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Texas Attorney Warns About Stryker Rejuvenate Hip Implants

As a Dallas, Texas Defective Metal on Metal Hip attorney, I have written extensively about the problems and the lawsuits filed against the manufacturers of metal on metal hips. It appears that the problems associated with the metal on metal hips is neither unique or limited to one manufacturer.

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Johnson and Johnson’s DePuy ASR and Pinnacle models, Biomet’s M2a Magnum, Stryker Rejuvenate and ABG II models, Wright Conserve, Zimmer Durom cup and Smith and Nephew R3, have all been implicated as being defective, prone to early failure and subjected to revision surgeries.

The most recent recall involving Stryker hips took place quietly on July 4, 2012, while most Americans were busy with fireworks and apple pie.

Stryker Orthopaedics Heading to MDL Consolidation

Recently a motion has been filed with the U.S. Judicial Panel on Multidistrict Litigation (JPML) to consolidate all federal product liability lawsuits over the Stryker Rejuvenate and ABG II modular-neck stem hip replacement systems. Plaintiffs are requesting that the litigation be centralized before one federal judge for coordinated handling during pretrial proceedings.

There are currently at least 30 Stryker Rejuvenate or ABG II modular hip lawsuits pending throughout the federal court system, with cases spread among 12 different U.S. District Courts.

Benefits of MDL Consolidation

MDL Centralization is stream lined to reduce repetative discovery among a large number of similar cases, designed to avoid conflicting rulings from different judges and to serve the convenience of the parties and witnesses.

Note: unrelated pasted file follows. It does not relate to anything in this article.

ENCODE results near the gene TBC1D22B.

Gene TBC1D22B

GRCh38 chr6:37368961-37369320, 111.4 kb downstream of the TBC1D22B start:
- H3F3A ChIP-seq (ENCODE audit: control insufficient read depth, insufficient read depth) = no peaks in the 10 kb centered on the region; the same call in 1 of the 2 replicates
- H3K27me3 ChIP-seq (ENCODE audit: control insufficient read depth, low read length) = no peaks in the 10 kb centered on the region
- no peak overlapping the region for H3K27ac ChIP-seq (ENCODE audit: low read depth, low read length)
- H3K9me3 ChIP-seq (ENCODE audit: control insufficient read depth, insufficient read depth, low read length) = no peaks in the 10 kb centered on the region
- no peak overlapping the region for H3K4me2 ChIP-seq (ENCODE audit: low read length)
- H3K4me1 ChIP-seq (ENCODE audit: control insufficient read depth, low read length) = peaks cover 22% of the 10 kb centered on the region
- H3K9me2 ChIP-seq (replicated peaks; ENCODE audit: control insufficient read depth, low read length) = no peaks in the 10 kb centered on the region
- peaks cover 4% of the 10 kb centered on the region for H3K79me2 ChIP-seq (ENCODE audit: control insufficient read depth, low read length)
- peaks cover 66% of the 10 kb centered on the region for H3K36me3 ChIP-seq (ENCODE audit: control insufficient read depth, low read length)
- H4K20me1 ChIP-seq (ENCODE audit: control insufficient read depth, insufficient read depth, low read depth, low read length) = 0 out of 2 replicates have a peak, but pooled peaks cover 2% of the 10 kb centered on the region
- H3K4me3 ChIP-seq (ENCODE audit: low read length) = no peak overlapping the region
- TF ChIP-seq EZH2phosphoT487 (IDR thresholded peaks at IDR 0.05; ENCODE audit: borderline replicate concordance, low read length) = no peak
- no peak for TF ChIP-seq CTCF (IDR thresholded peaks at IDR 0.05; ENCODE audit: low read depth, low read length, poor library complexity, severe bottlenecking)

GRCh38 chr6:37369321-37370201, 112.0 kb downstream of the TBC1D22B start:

The plaintiffs claim problems with the Stryker Rejuvenate or ABG II modular-neck stem, which was recalled in July 2012 amid reports of corrosion, fretting and early failure.

What is the Problem with Stryker Rejuvenate and ABG II modular-neck stem?

The Stryker Rejuvenate and ABG II hips are modular or multipart, featuring two pieces that fit inside each other to allow the surgeon to customize the length based on the patient. This design has been linked to an increased release of microscopic metal debris as the chromium-cobalt neck rubs against the titanium femoral stem.

Stryker Rejuvenate and ABG II Recall

A Stryker Rejuvenate recall was issued in July 2012, only four years after the hip replacement system was introduced, after medical data that revealed excessive hip failures. More than 53,000 Stryker Rejuvenate or ABG II modular-neck stems were sold before the recall, most of which had already been implanted in patients.

In January 2013, Stryker issued a follow up statement to physicians and patients, providing updated information and recommendations for folks who have one of the recalled Rejuvenate or ABG II stems. Stryker indicated that regular testing is necessary, even for those patients not yet experiencing device failure.

New Jersey State Consolidation

Similar consolidation has already been established in the New Jersey state court system, where all Stryker Rejuvenate lawsuits have been consolidated as part of a Multi-County Litigation (MCL) in Bergen County. A large number of complaints are expected to be filed in New Jersey, as that is the home state for the device manufacturer, Howmedica.

More than 80 lawsuits have been filed in Bergen County against Stryker Orthopaedics by patients claiming that the medical device maker sold them a defective hip implant that was later recalled from the market. The first suit against Stryker was filed last summer by a 66-year-old Florida woman who alleged that she replaced her right hip with Stryker’s device known as Rejuvenate, based on a promise that it would last for decades.

The device failed within months, however, causing severe pain to the woman and requiring her to undergo several surgeries, the lawsuit alleged. The devices were sold to these patients on the promise that they would last anywhere from 20 years to a lifetime. In the case of all the patients, however, the devices failed in less than two years.